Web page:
So when I first took a look at Evil Genius 2, I was expecting a lightweight base-builder with a sense of humor but little that's really memorable. But then I heard that it featured the roaring wonder that is Brian Blessed and I was all-in. Because who doesn't want to see Grampy Rabbit conquer the world?
You play the part of Red Ivan (or one of a number of other supervillains with their own special abilities, none of which is 'voiced by Brian Blessed' and are therefore lesser fare), building and populating an evil island lair around a casino front. From there, you fend off the agents of... well, I guess justice, although they basically just seem to work for other evil organizations, but I might have that wrong.
In addition to the generator building, guard training and tech researching that will be immediately familiar to anyone who has played a videogame since the release of Command & Conquer: Red Alert, there is also a world map where you can deploy your minions on jobs to make money, advance the plot or - most frequently - reduce the 'heat' on your operations. This screen, while in some ways the 'point' of the game, rapidly became one of the biggest chores. Areas where you've established influence will slowly gain in heat, and if you don't send a constant stream of agents to reduce this, eventually the operations will cease and the flow of enemy agents to your island will become tougher and more frequent. Which feeds into the other chore of the game - defending your island from enemies.
This is sort of the heart of the game, of course. You build a series of defenses, and the enemy tests them out. If you kill enemy agents, they end up in body bags littering your base causing annoyance to anyone nearby and allowing other enemy agents to take photos of them, which increases the suspicion around your operations.... So basically, if you don't constantly dip into the operations screen to send hordes of minions to keep the heat down (causing ridiculous traffic jams as they all wait for your one helicopter), you'll end up with a casino littered with body bags that take forever to get cleaned up.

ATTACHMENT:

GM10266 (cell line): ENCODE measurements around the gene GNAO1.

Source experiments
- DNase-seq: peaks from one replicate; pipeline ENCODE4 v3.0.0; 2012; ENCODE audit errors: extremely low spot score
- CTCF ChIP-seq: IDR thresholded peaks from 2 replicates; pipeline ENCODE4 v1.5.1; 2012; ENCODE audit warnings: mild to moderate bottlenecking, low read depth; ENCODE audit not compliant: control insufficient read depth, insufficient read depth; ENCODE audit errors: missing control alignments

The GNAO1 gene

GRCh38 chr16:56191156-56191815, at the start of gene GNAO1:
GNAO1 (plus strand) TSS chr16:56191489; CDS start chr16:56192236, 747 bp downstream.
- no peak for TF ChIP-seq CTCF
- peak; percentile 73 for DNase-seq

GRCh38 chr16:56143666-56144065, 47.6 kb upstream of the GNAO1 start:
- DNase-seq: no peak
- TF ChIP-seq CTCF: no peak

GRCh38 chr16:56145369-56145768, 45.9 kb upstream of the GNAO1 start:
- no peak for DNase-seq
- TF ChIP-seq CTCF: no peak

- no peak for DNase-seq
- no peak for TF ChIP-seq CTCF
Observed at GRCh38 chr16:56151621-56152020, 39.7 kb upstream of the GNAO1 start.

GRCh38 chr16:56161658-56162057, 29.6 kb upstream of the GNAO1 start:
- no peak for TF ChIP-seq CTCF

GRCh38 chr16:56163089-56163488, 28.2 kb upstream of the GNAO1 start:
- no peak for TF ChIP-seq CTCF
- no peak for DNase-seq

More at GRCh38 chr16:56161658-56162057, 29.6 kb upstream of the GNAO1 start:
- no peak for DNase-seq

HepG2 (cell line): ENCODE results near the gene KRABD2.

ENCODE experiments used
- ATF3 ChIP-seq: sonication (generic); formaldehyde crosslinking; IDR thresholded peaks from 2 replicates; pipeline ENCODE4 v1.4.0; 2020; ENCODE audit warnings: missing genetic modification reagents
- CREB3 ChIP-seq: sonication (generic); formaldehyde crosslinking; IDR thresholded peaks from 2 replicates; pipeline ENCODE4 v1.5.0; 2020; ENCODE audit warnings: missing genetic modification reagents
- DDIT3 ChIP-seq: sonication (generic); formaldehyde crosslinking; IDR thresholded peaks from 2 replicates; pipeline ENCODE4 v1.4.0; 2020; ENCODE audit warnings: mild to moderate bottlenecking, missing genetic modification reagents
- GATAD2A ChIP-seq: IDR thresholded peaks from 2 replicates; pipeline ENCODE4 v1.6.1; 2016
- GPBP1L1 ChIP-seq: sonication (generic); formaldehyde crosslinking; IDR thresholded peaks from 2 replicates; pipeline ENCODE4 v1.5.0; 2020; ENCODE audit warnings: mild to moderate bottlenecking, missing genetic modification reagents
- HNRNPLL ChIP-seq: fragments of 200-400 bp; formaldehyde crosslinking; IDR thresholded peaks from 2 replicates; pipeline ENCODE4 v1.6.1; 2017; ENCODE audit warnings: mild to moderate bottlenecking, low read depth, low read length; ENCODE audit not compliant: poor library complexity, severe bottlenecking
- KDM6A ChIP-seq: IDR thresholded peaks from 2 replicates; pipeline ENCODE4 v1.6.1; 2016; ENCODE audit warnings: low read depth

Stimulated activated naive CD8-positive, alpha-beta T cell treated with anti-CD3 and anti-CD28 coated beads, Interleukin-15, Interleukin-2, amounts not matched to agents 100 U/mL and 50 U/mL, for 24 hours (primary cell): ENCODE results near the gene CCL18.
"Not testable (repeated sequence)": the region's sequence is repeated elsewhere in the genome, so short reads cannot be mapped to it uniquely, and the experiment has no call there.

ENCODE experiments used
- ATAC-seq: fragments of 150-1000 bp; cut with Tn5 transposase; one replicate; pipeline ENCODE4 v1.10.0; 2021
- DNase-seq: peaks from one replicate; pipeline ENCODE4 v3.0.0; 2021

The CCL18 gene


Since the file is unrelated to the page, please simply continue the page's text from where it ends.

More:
All of which is sort of a bit annoying. I mean, it's fun to build a huge underground money vault protected by a high-tech gauntlet of fiendish traps. It's kind of a strategic challenge to provide enough facilities and resources around your important rooms so that your staff have access to food and rest without having to walk for miles through the base. And watching your minions hard at work on the big, 60s-style computer consoles and giant wall screens in the control room certainly does give that feeling of overseeing a Blofeld-esque villainous base. But the part of being a supervillain that is modelled best by Evil Genius 2 is the anguished cries of frustration as the enemy spy dismantles your carefully-created plans.
Some of these things could be easily fixed with just a slight balance tweak. Minions lose morale too quickly. Power generators produce too little energy to justify the amount of space in your base you're forced to give over to them. Certain henchmen are too effective in specific ways against enemy agents, so attacks on your base are often handled in the exact same micromanage-y way every time, which is a shame as there's obviously been an effort to reduce the amount of micromanagement necessary on the lair mode.